Various Internet sites claim that DSY390 = 25 is more Irish and DSY390 = 23 is more Germanic. My first 25 markers are clearly AMC. My results compared with the Super Western Atlantic Modal Haplotype showed 28% had the DSY390*24 to 23 mutation like me and 20% had the DSY385b*14 to 15 change as of late 2005. However, the newer markers 26-37 showed more mutations. I had six mutations out of twelve. I do not know what these results mean, 18% had the DSY460*11 to 10 mutation, 1% had the DSY456*16 to 18 mutation, 15% had the DSY607*15 to 16 mutation, 30% had the DSY576*18 to 17 mutation, 2% had the DSYCDYa*37 to 39 mutation, and 15% had the DSYCDYb*38 to 40 mutation. As a matter of fact, I cannot determine my subclade haplotype until better tests are made from what I read. Does anyone know what the mutations in the SWAMH mean?
      Opps, there are twelve markers from 26 to 37? I guess no one can edit after a post is made.

      Thanks Chris,

      I always liked Genetics I. Nonetheless; this is all new to me.

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      • #4
        Found another error:
        It is DYS not DSY

        DYS: Stands for D = DNA, Y = Y-chromosome, S = segment (segment in y-DNA testing means Short Tandem Repeat). A marker on chromosome 1 would be D1Snnn. Markers which are found on both the X and Y chromosome are DXYSnnn. The numbers after the DYS are arbitrary numbers, assigned in the order that they were discovered. From Ann Turner: "A marker on chromosome 1 would be D1Snnn. Markers which are found on both the X and Y chromosome are DXYSnnn. The numbers after the DYS are arbitrary numbers, assigned in the order that they were discovered." The DYS numbering scheme (e.g. DYS388, DYS390) for the Y-STR haplotype loci is controlled and administered by an international standards body called HUGO Human Gene Nomenclature Committee based at University College, London.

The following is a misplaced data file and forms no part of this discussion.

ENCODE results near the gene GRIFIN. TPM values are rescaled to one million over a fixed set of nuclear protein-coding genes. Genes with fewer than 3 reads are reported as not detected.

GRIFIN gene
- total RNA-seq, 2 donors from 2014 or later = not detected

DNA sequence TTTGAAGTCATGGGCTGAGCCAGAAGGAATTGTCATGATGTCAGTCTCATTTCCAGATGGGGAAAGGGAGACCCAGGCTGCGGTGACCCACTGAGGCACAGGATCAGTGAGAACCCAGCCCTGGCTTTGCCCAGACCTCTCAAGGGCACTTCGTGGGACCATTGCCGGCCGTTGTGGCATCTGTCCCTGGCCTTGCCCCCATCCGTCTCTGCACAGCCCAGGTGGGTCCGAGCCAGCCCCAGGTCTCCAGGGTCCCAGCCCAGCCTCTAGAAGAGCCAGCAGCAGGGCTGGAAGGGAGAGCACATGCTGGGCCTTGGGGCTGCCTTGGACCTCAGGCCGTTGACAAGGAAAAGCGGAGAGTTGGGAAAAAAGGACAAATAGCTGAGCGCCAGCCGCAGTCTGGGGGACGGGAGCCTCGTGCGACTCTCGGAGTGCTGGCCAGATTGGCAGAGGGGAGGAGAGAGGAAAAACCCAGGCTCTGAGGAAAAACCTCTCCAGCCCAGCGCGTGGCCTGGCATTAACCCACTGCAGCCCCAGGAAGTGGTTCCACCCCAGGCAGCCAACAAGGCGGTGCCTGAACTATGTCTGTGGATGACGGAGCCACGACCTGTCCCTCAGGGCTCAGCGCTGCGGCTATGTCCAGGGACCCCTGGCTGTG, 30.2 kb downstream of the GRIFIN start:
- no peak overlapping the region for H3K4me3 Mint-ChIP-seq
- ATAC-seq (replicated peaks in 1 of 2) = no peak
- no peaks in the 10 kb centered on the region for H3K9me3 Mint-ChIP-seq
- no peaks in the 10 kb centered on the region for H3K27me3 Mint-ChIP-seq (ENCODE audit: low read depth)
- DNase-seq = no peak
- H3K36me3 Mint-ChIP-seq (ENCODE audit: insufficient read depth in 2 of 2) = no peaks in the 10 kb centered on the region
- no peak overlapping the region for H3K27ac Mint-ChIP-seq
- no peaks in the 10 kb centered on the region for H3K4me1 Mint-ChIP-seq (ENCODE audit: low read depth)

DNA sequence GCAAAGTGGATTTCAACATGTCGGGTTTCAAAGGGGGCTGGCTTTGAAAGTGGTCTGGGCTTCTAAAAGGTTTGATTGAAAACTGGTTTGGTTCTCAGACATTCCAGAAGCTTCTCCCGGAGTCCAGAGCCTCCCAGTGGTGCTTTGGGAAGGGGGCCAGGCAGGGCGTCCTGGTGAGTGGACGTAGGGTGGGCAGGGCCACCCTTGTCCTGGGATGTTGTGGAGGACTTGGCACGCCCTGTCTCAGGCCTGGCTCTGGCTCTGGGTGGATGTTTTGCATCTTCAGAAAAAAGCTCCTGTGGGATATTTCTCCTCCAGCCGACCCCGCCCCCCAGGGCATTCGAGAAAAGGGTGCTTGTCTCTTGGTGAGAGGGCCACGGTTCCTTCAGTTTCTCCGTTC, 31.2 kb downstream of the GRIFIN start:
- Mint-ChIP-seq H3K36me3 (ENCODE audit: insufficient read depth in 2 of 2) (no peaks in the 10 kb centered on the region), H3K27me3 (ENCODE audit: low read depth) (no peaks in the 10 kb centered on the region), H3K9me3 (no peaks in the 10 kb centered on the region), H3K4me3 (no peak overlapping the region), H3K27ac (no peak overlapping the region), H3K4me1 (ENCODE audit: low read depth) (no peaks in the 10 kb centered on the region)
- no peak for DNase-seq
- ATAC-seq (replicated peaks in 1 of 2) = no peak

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        • #5
          My apologies Greg, I totally blew it on that one <sigh> .. simply didn't realize you were actually asking for what you asked for..i.e "what do they mean?"
          Recently it appeared that they are distorting even those definitions. Some of the new markers at Biotix(Ithink) in Germany are being lablled as DYFxxx and are the same type of marker (short tandem repeat) as the older STRs .. now I suppose the "DY" portion is gonna have to satisfy us, eh?
          It was hard enough to learn the nomenclature of organic chemistry back in the '60s .. thank goodness I didn't have to face the classfications of biology back then.. but it appears now I might not be able to escape.